Saturday, May 18, 2024


101413i-Janneke-HouseAs a candidate for Cambridge City Council, I am one of only five women among the 25 candidates in this race in which two incumbent councilwomen are leaving. Why aren’t more women engaging in the political process?

I believe it’s because women aren’t completely convinced it’s worth their time and energy to participate in a male-dominated political environment. There have been many articles written recently about the gender gap in politics. This is in part because of the 50th anniversary of Betty Friedan’s bestseller, “The Feminine Mystique,” which has been widely credited with igniting the women’s movement of the 1960s. She wrote her book when it was a radical notion for a woman to have a career of her own in the first place. Another reason for the increased attention is the record-breaking achievement of the 2012 election cycle – 98 women are now in Congress. Unfortunately, this is less than 20 percent of the Congressional seats, when women represent more than half of the U.S. population.

Women aren’t being kept out of politics so much as they are choosing not to engage. A study last year by the Barbara Lee Family Foundation showed that men are 40 percent more likely to consider running for office than women. Jennifer Lawless, director of the Women & Politics Institute at American University, co-wrote a 2012 report called “Men Rule” that named seven reasons women are substantially less likely than men to demonstrate ambition and willingness to run for elective office, including the perception of bias against women after the recent candidacies of Hillary Rodham Clinton and Sarah Palin and a dislike for the negativity encountered during campaigns.

A differing view is presented in Facebook COO Sheryl Sandberg’s new book, “Lean In: Women, Work, and the Will to Lead.” Sandberg argues that there are many reasons women do not hold equal power, but the big reason is that women are taught that they should stay out of power and in essence sabotage and limit their own careers and ambitions.

As a woman in politics, my experience is that women choose not to engage and “lean in” in politics. The political process is a winner-take-all mentality that does not appeal to women. Washington is experiencing unprecedented partisan gridlock. With our two parties’ refusal to compromise and the contentious political climate, it’s no wonder women aren’t willing to run for office. Why subject themselves to that process if compromise is futile?

But this does a disservice to the county. The assets women bring can potentially pull us out of the mess we are in. Women traditionally are more willing to compromise than men and are key to bringing civil discourse to the table. Research in the American Journal of Political Science titled “The Jackie (and Jill) Robinson Effect” claims that women do a better job at “logrolling, agenda-setting, coalition building and other deal-making activities.”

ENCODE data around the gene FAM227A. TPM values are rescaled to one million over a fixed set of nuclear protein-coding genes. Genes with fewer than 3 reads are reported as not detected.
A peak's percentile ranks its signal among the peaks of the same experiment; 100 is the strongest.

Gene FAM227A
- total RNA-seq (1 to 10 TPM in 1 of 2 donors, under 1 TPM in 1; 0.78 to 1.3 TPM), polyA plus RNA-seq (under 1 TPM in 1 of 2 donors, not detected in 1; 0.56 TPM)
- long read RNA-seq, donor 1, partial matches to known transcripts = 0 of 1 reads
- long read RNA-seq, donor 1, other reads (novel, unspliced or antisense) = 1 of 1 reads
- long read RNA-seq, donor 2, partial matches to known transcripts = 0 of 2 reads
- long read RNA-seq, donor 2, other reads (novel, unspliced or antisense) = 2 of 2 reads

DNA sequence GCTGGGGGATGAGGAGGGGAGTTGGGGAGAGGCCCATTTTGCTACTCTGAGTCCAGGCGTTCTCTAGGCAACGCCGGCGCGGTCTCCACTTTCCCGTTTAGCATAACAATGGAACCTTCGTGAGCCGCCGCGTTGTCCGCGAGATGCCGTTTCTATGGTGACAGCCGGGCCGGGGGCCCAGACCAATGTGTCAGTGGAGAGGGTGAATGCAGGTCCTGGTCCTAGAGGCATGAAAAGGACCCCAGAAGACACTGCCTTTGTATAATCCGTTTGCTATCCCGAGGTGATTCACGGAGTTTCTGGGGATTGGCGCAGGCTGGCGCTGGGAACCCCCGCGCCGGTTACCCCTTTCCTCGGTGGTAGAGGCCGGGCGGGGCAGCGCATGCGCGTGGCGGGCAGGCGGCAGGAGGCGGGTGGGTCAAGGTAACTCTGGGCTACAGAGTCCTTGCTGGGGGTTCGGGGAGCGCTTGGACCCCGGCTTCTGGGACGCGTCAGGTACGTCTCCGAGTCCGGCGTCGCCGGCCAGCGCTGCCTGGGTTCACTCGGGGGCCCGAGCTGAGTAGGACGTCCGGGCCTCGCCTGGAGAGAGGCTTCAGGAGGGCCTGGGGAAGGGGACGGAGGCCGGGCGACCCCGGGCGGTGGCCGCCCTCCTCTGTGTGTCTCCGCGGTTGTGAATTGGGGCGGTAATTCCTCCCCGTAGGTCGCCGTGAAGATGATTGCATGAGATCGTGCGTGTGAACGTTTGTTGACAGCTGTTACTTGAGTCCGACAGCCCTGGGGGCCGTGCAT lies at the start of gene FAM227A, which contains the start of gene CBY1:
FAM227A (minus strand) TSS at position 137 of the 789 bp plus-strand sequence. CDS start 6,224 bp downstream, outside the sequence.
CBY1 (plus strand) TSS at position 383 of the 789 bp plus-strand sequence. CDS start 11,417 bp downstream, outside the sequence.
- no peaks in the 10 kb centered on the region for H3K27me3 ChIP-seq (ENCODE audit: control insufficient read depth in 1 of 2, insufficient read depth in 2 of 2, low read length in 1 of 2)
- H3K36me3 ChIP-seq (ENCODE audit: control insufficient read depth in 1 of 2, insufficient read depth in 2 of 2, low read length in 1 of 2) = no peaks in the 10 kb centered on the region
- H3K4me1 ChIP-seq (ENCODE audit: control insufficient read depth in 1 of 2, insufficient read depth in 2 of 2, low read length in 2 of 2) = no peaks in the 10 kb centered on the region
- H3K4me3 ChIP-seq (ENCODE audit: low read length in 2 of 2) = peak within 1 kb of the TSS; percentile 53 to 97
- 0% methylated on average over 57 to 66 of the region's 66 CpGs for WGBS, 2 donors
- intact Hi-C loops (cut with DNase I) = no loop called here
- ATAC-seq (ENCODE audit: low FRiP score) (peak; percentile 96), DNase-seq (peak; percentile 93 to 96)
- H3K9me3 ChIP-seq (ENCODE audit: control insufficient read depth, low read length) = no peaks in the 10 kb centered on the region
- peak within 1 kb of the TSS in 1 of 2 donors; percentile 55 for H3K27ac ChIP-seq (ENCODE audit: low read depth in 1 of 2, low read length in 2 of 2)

A 2010 study by researchers at Stanford University shows that women in Congress bring in more money for their districts and sponsor and co-sponsor more bills than their male counterparts. Women have a different understanding of needs in policy areas such as health care, transportation, education and jobs. Women in elected office bring new perspectives to issues, which increases the likelihood of conceiving and implementing effective solutions to social, economic and environmental problems.

Women understand how to use civil discourse and compromise to accommodate many different views rather than the mentality that someone must win and someone must lose. Women have the ability to shift the political landscape to something more sensible.

Rather than viewing politics as a futile exercise, women should view participation in politics as an opportunity. There is always talk of breaking the glass ceiling – intractable in the private sector, but in the public sector women have every chance to be just as effective lawmakers as men. Societal pressure to adhere to rigid gender roles that discouraged women from running for office have largely disappeared. They are paid the same salary as their male colleagues in office, so there is no pay inequity.

The Center for American Women and Politics at Rutgers University states that in every presidential election since 1980, the proportion of female adults who voted has exceeded the proportion of male adults who voted. An obvious conclusion would be that women need to take a bigger part in the political world. An injection of more involvement of women (and men) with a woman’s skill set of listening well, inclusiveness and collaboration is exactly what Washington (and Cambridge) should be looking for.

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Janneke House is a candidate for City Council.